YHDP led to the development of governance structures responsible for guiding decisions throughout the program, including maintaining an active YAB consisting of youth aged 24 and younger that could help plan and implement programs. The first-round CoCs were more likely than the three comparison CoCs and CoCs nationally to have plans to engage youth in governance and decisionmaking. By the end of the demonstration, 5 of 10 first-round CoCs had active YABs, with the remaining sites lacking actively participating YABs. Several factors explain this shift, including the challenge of sustaining youth involvement in governance because of the COVID-19 pandemic along with limited staff capacity at sites.
An evident strength of YHDP in the first-round CoCs was the degree of coordination with the major systems of child welfare, education, behavioral health, and juvenile justice. Housing and child welfare were the most common activities coordinated among CoCs and these systems in the first round, causing the number of CoCs involved in housing and child welfare agencies to double between 2019 and 2021. For example, in one of the first-round sites, Connecticut Balance of State, the Connecticut Department of Children and Families used YHDP to fund a state-level position dedicated to addressing housing for youth involved in child welfare. This high level of coordination with primary systems was not apparent in non-YHDP locations nationally.
YHDP led to measurable increases in the availability of youth-specific housing and services. Compared with the three peer sites and CoCs nationally, YHDP sites had more youth-specific outreach services and access to drop-in centers, improved coordinated entry systems, increased use of navigation assistance, and enhanced diversion assistance. The first-round YHDPs, which are in the early stages of development among youth-serving homelessness systems, experienced the greatest increases in youth receiving outreach services; between 2017 and 2020, Santa Cruz increased services to this population by 14 percent and Anchorage increased services by 44 percent. Securing stable housing for youth was challenging across sites, but YHDP contributed to the increased availability of crisis housing, host homes, rapid rehousing, and permanent supportive housing. In most CoCs with YHDP funding, crisis housing was the most common intervention for youth. Through qualitative data collected in focus groups, researchers learned that youth-specific crisis housing was highly valued because youth articulated their concerns about personal safety and vulnerability associated with adult shelters.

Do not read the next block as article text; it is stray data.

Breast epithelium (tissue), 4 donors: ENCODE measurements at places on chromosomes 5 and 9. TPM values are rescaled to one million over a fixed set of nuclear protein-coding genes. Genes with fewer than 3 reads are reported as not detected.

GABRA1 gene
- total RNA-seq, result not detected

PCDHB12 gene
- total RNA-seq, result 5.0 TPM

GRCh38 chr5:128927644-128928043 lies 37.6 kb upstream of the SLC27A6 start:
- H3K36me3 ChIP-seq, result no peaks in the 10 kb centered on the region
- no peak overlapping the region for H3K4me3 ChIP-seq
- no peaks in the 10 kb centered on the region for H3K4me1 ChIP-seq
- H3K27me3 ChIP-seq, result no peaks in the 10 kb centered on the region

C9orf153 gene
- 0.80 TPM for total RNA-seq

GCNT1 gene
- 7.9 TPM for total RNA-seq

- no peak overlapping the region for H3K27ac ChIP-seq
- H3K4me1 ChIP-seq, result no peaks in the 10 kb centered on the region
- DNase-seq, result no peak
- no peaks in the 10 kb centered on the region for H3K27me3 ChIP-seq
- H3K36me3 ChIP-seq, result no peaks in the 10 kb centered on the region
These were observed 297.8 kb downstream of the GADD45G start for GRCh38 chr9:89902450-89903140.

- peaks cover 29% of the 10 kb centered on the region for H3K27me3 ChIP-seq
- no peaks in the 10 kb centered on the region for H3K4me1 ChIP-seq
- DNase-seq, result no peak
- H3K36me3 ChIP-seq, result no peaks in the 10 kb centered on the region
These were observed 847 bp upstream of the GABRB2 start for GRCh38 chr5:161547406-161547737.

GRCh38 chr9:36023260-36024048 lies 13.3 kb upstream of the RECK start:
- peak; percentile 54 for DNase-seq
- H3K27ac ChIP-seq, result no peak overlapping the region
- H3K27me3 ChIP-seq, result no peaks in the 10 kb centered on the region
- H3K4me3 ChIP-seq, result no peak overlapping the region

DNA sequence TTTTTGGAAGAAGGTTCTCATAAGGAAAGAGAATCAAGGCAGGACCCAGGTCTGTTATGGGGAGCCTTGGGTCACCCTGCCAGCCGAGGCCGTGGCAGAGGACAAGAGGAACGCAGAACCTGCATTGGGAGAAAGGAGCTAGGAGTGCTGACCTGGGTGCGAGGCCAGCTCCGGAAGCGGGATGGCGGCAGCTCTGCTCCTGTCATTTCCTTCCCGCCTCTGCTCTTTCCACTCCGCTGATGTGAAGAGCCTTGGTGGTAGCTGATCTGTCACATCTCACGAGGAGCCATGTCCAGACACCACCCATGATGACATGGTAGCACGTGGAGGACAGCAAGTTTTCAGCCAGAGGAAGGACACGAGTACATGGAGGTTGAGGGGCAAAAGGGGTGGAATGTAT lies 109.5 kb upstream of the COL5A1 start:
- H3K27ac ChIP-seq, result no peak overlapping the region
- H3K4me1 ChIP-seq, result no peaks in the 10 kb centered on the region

The final report found no clear pattern of change in the size of the population of youth experiencing homelessness across YHDP sites. Six first-round sites served more youth in 2020 than in 2017, and the remaining four sites served fewer youth during this period. Researchers were uncertain about whether YHDP-specific influences, national trends, or other contextual factors affected the composition of youth served. For example, between 2017 and 2020, the proportion of males served decreased, and the racial and ethnic composition of youth receiving housing and services shifted, including an increase in the number of youth of color being served. YHDP’s success in helping youth exit to permanent housing was also mixed, with exit rates in 2020 ranging from 11 percent to 69 percent across sites.
Implications for Policy and Further Research
The final report illustrates some clear findings about YHDP’s role in helping communities plan, develop, and implement systems to address youth experiencing homelessness. The program demonstrated meaningful positive changes in the development of youth-involved governance structures, coordination with other systems, growth in the amount of housing and services provided that meet the needs of youth, and the receipt of specific services such as navigation and rapid rehousing. However, the researchers did not find clear patterns in how YHDP affected the population it served or in exits to permanent housing. The COVID-19 pandemic likely was partially responsible for the evaluation’s inconclusive findings because of its influence on youth homelessness services –including restricted access to shelters, how youth sought housing, and changes to resources and programs nationally. Researchers also noted a high baseline variance among sites, and a short implementation timeline of the program.